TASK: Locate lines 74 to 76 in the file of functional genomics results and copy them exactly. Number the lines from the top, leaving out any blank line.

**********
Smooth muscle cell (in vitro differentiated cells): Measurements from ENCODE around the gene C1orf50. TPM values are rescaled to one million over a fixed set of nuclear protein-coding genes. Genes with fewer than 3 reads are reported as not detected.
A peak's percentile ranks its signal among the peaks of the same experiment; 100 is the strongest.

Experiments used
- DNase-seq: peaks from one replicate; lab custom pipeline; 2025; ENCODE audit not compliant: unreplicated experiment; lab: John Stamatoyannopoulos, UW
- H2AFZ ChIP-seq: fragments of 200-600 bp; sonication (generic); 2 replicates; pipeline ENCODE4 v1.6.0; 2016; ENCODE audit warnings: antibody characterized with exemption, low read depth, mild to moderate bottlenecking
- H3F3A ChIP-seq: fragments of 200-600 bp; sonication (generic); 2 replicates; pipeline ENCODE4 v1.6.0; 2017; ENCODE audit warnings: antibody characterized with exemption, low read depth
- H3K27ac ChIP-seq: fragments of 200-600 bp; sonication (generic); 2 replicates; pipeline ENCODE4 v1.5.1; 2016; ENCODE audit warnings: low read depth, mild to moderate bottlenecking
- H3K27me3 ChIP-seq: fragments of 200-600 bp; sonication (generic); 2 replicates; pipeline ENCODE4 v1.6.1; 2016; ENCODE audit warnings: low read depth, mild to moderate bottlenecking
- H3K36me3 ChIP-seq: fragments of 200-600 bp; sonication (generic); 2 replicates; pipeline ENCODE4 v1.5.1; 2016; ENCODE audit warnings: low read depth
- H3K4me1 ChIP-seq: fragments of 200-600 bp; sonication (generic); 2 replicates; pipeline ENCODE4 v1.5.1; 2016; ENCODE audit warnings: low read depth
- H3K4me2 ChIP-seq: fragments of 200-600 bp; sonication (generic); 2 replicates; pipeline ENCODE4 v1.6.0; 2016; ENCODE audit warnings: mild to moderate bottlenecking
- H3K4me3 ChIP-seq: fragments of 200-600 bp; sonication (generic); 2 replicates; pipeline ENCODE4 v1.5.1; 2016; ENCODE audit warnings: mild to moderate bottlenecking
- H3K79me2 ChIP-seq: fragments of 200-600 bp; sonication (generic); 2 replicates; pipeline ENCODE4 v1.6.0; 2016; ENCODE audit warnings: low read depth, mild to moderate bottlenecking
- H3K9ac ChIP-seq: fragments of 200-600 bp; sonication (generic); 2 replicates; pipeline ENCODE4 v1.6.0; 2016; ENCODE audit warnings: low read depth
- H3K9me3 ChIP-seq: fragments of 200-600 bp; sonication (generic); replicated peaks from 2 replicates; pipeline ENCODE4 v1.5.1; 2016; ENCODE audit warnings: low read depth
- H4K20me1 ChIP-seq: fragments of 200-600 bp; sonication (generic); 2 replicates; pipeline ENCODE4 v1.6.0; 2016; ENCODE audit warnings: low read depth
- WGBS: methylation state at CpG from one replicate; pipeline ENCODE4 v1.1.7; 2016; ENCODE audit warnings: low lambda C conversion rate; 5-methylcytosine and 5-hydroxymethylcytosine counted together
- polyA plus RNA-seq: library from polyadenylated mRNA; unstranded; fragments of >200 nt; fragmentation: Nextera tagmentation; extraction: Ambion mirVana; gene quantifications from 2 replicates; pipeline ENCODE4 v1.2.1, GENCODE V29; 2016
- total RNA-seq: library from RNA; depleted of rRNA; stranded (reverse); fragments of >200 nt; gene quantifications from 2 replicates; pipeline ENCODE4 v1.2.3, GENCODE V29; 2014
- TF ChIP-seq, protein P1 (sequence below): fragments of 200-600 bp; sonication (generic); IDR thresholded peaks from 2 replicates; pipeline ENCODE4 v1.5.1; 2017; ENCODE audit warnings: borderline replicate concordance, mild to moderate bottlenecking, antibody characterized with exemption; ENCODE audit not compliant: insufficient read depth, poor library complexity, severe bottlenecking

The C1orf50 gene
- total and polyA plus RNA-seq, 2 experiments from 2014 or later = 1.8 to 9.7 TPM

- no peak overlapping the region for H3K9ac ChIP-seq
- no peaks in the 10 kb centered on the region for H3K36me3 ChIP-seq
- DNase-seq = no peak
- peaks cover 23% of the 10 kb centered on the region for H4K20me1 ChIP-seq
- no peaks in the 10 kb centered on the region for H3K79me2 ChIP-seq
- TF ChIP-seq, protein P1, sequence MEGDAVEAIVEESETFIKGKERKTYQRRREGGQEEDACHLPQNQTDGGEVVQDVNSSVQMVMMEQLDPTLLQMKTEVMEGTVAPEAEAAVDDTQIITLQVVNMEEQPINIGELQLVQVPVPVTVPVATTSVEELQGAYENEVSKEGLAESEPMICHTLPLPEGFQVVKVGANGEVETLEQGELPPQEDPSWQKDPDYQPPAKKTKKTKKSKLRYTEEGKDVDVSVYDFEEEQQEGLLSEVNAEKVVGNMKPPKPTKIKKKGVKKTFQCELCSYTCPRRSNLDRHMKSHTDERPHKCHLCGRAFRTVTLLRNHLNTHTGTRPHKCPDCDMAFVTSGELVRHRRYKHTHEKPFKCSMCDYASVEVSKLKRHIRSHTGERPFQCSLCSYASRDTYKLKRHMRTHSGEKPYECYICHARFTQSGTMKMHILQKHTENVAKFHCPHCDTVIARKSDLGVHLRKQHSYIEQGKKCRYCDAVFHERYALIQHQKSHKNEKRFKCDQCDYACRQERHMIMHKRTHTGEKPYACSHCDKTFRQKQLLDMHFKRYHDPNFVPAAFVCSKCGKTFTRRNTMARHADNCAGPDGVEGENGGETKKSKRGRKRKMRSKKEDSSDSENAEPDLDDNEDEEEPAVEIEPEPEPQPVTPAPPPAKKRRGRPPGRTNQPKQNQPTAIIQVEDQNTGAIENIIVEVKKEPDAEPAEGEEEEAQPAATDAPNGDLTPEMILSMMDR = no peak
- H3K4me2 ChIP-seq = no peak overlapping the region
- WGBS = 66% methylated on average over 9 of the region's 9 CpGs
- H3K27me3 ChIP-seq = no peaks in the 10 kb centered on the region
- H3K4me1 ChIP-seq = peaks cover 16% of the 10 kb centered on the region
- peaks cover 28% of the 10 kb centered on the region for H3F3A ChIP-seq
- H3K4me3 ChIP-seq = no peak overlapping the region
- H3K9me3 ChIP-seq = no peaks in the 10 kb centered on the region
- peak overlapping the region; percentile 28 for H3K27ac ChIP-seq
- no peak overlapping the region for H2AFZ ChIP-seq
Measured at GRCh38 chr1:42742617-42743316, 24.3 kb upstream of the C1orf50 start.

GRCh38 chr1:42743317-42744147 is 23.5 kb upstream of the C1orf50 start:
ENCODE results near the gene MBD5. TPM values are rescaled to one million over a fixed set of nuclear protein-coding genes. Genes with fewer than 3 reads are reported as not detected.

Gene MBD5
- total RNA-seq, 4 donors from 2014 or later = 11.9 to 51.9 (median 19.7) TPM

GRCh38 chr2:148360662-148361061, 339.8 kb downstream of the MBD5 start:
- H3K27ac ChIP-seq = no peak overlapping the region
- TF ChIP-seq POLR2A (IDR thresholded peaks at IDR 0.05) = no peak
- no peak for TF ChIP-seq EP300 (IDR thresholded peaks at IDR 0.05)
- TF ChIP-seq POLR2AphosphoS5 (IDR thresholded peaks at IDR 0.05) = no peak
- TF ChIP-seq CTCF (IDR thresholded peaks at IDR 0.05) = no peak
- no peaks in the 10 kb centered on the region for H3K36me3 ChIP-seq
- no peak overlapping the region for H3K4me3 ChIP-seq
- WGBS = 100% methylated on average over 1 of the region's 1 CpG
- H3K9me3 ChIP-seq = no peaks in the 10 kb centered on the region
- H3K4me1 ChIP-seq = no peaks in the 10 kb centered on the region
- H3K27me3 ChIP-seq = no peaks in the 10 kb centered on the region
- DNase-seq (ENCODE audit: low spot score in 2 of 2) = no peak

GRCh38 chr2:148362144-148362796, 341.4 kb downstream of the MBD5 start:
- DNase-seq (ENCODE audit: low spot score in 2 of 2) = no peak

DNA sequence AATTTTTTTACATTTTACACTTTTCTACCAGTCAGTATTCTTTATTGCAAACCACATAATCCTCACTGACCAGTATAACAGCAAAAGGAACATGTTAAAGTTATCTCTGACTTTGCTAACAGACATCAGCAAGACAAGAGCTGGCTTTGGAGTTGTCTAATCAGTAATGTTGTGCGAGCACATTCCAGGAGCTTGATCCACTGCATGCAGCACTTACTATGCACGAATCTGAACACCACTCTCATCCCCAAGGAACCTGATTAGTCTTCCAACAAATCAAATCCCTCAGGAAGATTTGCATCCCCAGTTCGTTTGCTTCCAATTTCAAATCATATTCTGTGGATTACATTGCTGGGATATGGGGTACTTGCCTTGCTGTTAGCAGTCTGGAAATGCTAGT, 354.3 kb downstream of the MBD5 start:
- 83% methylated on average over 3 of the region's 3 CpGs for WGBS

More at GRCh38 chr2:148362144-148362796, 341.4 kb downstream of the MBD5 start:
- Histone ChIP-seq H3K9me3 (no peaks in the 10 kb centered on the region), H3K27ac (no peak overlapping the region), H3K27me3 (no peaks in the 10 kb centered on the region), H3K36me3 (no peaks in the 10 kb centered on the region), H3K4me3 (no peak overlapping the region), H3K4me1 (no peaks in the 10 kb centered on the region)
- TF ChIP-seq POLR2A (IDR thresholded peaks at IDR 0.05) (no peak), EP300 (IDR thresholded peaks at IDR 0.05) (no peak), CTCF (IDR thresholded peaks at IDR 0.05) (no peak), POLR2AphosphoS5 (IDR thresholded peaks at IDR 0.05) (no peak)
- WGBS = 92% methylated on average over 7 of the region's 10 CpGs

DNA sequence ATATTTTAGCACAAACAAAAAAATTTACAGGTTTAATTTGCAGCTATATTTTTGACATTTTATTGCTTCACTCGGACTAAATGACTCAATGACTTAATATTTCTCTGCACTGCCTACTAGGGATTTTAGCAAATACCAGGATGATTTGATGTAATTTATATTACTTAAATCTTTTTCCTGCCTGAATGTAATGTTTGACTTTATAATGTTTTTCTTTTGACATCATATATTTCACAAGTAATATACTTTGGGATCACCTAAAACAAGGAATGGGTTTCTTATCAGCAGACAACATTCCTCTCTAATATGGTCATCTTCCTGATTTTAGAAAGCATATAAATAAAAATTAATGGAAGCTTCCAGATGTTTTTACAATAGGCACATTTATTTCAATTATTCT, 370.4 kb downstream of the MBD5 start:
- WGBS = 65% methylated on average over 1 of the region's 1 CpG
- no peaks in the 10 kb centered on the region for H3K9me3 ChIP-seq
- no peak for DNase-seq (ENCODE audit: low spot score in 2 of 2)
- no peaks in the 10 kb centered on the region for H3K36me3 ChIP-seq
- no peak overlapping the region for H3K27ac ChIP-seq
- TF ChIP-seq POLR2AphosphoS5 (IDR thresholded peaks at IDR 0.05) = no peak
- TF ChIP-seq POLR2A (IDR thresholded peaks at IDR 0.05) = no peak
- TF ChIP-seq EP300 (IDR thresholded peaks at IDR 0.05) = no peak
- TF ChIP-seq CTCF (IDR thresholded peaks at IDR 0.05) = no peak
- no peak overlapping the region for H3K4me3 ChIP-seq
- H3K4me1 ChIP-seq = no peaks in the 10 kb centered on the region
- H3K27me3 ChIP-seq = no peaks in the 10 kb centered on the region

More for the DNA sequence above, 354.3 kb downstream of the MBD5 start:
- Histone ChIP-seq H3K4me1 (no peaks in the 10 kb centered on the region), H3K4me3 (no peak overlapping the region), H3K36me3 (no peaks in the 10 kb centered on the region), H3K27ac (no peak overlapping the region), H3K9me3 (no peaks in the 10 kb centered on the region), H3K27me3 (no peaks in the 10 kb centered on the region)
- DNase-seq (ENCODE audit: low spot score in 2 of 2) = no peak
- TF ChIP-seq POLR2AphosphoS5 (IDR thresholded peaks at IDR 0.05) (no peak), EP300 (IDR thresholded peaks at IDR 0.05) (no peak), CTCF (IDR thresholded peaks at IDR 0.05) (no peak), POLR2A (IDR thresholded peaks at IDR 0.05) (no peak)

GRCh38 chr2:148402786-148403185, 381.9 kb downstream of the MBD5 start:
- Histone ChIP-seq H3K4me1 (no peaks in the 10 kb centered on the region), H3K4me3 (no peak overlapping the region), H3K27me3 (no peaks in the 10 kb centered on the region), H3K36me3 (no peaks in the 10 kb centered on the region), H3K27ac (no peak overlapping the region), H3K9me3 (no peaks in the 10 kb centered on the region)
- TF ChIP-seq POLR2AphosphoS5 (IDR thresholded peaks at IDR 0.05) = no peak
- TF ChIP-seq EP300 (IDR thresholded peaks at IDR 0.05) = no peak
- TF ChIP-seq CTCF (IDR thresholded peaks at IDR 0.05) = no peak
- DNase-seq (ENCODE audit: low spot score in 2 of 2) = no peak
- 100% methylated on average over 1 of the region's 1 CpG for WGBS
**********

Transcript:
- no peak overlapping the region for H3K4me3 ChIP-seq
- H3K4me1 ChIP-seq = no peaks in the 10 kb centered on the region
- H3K27me3 ChIP-seq = no peaks in the 10 kb centered on the region